G-20 Summit: Leaders commit to lift growth by 2.1%, back strong action on climate change

G-20 leaders representing the bulk of the world's economy committed to reform measures to lift their collective growth by an extra 2.1 per cent by 2018. -- PHOTO: AFP 
G-20 leaders representing the bulk of the world's economy committed to reform measures to lift their collective growth by an extra 2.1 per cent by 2018. -- PHOTO: AFP 

BRISBANE (AFP) - G-20 leaders representing the bulk of the world's economy on Sunday committed to reform measures to lift their collective growth by an extra 2.1 per cent by 2018, despite evidence of a slowdown in some major nations.

The pledge - known as the Brisbane Action Plan - will push their combined growth beyond the two per cent they were initially targeting in the drive to rehabilitate sluggish global economies and generate jobs.

"This will add more than US$2 trillion (S$2.6 trillion) to the global economy and create millions of jobs," leaders including US President Barack Obama and Chinese counterpart Xi Jinping said in a summit declaration after weekend talks in Australia.

The communique also agreed to a global initiative to help address a US$70 trillion gap in infrastructure needed by 2030 to improve productivity, by cutting red tape and matching private investment with capital projects.

A hub to coordinate the G20's work on infrastructure by bringing together governments, the private sector, multinational development banks and other international organisations will be headquartered in Sydney.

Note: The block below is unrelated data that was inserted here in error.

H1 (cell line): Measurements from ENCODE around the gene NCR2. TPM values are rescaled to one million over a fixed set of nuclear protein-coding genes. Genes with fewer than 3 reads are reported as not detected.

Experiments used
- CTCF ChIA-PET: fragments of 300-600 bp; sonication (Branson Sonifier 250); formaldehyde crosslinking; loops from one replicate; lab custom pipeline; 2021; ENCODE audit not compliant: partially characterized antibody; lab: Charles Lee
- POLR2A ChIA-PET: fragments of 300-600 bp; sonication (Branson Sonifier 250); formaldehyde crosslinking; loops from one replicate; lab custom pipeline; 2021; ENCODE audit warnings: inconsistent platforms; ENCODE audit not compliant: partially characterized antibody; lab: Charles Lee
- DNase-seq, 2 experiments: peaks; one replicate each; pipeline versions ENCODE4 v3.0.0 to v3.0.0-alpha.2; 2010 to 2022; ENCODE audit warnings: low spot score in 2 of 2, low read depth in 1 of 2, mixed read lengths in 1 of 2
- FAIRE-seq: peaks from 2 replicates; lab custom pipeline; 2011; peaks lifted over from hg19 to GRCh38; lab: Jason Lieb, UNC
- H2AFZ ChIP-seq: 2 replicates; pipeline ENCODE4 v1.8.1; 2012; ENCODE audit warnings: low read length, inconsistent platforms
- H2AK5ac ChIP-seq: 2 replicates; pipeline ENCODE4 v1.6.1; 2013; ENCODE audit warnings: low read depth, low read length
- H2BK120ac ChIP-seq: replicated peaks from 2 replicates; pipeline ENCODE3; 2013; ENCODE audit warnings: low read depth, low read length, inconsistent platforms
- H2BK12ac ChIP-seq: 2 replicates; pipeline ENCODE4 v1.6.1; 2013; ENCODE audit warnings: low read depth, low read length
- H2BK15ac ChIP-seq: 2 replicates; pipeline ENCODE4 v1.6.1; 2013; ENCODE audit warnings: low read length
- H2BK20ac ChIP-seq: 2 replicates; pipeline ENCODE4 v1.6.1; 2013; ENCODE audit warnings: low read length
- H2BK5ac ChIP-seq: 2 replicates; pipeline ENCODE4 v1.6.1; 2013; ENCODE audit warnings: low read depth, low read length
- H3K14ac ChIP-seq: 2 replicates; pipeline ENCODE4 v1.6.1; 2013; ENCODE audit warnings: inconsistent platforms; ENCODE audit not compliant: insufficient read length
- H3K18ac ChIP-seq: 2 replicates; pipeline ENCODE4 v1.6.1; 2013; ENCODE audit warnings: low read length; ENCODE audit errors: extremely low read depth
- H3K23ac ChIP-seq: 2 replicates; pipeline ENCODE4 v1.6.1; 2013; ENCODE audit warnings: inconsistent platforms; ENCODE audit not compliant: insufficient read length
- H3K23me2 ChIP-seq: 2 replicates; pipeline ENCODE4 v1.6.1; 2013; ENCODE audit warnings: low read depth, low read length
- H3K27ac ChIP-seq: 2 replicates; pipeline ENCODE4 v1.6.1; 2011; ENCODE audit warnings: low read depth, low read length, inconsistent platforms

The world's most powerful industrial economies also backed a global crackdown on tax avoidance by multinational companies.

"The benefits of that growth will be felt worldwide, not just in G-20 member nations," Australian Prime Minister Tony Abbott, the G-20 host, said of the 2.1 per cent target.

"The Brisbane Action Plan and individual country growth strategies and employment plans have been made public so people around the world can see our commitments, hold us to account and witness our progress."

On Saturday, President Barack Obama said the United States cannot "carry the world economy" and that other G-20 nations must do more to spur growth and create jobs.

Buoyed by unemployment at its lowest level since July 2008, the US economy is motoring at a time when other parts of the global engine room, notably Europe and Japan, are starting to splutter.

"So here in Brisbane the G-20 has a responsibility to act, to boost demand and invest more in infrastructure and create good jobs for the people of all our nations," said the US president.

Australian Treasurer Joe Hockey said moving even further beyond the two per cent target would be possible if EU leaders start pumping billions of dollars into the stalling euro one economy, where Germany and France have only narrowly escaped recession.

New European Commission chief Jean-Claude Juncker has previously outlined a reform agenda, including a 300 billion euro (S$488 billion) investment package to boost growth, employment and competitiveness. Exact details have yet to be presented.